How-to Experience 3-D Ambient Sound from Stereo
On the sleeve-notes to one of Brian Eno's albums (sorry, can't remember which one), I remember reading how he came across an easy trick to achieve an "all-round ambient-type" sound from a stereo recording by wiring a third rear speaker into a stereo amplifier - Brian Eno, for those who don't know, is regarded as the grandfather of ambient sound.
First, blah blah blah... don't blame me, k?
Having said that, I used to have my own stereo system wired-up in the way I'll describe, with no problems at all.
... and yes, it does sound amazing!
OK, you need a third speaker - preferably one that is smaller than your two main front speakers. The reason - from what I remember Eno writing - is that you don't want so much bass. He even suggested an old car-speaker - but don't stress too much, I just used any ole speaker TBH.
The rear speaker should be sited to the rear of your listening position (see above diagram).
Wiring the Speaker to the Amplifier
This is the crucial bit, and possibly the fiddly bit too, depending on your speaker connections.
Run cable from the rear-speaker to your amplifier and separate the positive and negative wires.
Note: I'm assuming the pos and neg wires are stripped. If they're connected to a jackplug or whatever, you'll probably need to cut it off and separate the pos and neg wires. I can't see from here, so how am I supposed to know!.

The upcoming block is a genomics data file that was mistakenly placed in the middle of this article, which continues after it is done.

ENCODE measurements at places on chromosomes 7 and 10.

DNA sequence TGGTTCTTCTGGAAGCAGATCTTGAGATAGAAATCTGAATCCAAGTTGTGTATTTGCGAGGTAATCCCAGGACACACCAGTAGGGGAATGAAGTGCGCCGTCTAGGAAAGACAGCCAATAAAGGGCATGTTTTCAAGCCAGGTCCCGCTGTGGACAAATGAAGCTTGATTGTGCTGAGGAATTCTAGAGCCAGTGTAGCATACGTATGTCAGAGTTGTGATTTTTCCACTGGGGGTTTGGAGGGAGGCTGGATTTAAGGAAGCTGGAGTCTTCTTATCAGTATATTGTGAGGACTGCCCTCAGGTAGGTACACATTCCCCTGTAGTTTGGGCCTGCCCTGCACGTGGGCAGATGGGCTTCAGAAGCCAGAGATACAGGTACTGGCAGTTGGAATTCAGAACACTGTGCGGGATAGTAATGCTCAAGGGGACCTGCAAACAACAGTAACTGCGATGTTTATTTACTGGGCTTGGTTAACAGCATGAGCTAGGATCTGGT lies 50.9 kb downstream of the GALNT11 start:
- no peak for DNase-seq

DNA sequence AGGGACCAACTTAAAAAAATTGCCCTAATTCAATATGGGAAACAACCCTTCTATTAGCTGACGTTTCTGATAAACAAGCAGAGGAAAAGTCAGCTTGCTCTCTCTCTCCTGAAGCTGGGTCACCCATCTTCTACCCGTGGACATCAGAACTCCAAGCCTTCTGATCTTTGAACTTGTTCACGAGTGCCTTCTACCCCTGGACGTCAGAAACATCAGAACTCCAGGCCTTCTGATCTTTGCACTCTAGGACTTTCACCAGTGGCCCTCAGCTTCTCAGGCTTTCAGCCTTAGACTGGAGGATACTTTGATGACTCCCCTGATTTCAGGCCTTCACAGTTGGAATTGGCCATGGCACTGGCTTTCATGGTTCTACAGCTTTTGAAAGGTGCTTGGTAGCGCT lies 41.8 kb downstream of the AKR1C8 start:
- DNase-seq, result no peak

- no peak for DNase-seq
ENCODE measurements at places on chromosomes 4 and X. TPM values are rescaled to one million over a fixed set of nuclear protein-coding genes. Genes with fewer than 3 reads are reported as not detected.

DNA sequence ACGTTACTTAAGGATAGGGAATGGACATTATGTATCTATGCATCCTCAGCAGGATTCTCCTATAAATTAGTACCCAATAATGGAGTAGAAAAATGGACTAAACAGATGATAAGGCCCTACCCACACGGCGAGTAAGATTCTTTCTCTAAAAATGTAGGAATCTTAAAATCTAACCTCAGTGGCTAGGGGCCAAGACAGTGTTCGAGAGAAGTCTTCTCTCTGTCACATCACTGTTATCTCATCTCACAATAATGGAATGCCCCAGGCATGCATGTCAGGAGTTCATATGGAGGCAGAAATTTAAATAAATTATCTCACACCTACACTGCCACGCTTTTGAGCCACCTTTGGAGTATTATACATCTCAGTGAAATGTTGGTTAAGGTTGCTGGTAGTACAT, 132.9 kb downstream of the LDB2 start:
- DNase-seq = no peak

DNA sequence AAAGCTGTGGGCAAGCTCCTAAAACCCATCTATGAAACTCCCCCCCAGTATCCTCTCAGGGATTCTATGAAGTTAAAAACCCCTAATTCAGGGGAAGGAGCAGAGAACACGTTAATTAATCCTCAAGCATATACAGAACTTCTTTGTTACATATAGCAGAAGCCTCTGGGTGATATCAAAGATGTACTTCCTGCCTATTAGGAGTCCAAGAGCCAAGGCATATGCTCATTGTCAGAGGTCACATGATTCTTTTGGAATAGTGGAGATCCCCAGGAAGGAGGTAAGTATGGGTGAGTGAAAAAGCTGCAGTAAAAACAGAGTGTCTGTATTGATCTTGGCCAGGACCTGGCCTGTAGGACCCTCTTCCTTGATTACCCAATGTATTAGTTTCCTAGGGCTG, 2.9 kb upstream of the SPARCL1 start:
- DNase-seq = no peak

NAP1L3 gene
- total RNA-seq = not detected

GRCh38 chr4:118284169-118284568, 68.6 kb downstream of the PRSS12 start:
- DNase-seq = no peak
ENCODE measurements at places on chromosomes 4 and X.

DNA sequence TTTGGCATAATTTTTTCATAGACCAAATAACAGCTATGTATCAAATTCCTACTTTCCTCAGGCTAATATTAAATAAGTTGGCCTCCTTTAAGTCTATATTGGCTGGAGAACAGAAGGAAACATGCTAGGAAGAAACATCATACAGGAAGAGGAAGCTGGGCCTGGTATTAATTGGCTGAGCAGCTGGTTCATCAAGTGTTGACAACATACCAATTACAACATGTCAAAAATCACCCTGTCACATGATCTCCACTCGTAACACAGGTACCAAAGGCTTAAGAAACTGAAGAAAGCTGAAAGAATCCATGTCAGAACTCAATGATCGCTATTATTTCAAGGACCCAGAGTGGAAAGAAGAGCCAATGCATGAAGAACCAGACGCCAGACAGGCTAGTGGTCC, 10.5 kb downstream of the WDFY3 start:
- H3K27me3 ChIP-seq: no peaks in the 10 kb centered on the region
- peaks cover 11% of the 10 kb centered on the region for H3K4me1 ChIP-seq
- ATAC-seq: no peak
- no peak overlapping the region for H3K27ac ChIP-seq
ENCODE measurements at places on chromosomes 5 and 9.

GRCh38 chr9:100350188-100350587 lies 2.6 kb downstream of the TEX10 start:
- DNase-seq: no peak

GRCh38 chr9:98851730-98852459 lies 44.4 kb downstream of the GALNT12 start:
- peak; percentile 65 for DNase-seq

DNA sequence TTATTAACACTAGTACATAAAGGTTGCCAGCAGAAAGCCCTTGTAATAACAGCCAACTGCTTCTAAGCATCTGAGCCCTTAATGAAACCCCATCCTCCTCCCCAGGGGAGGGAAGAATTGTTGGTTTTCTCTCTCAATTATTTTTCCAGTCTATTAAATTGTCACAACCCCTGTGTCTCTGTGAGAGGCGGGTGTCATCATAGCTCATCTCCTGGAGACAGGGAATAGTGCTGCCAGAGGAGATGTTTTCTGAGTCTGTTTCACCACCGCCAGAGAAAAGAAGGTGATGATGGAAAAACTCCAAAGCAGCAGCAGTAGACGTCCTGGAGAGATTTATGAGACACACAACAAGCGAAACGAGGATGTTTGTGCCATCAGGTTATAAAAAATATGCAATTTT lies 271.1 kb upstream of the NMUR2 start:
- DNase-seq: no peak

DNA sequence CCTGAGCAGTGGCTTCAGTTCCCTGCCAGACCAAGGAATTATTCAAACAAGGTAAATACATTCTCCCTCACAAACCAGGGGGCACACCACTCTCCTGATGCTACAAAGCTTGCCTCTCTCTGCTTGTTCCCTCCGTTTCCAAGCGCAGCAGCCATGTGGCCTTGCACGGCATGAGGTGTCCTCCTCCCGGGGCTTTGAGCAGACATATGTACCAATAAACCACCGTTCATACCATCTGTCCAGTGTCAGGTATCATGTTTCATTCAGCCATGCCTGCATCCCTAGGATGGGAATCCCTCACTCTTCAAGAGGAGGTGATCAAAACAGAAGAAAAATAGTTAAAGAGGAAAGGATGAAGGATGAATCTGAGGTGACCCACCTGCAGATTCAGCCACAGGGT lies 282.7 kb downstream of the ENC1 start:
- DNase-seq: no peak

Now shove, say, the positive wire into the positive output of the right-channel of your amplifier - that's right, jam it in with your front, right-speaker connection (somehow), go on!
Now do the same with the negative wire (rear speaker), into the positive of the left channel output of the amp.
Now stick on your fave Rod Stewart record, dim the lights, and take your seat for a "3-dimensional" sound experience.
So what's happening?
Well I don't think even Brian Eno knew for sure when he wrote of the trick, but what we both think is happening is that you are basically taking the central mono sound, and placing (some of) it behind you.
The effect of this is to move any panning sounds right around your body, rather than just from left-to-right in front of you.
That's a simple explanation. The experience however, is something else: sounds are perceived in front, above and behind your head; the room is "full" of sound - ambient sound, or surround sound if you prefer.
It really is quite extraordinary.
Don't forget, the mono centre sound is largely used for bass and kick, which I mention to reinforce the reason given for the choice of rear speaker, ie., a more "trebley" speaker to the rear works best.
So there you go. If you don't yet have a fancy surround-sound system, this is a good alternative if you fancy experimenting.
Oh yeah, don't forget the disclaimer!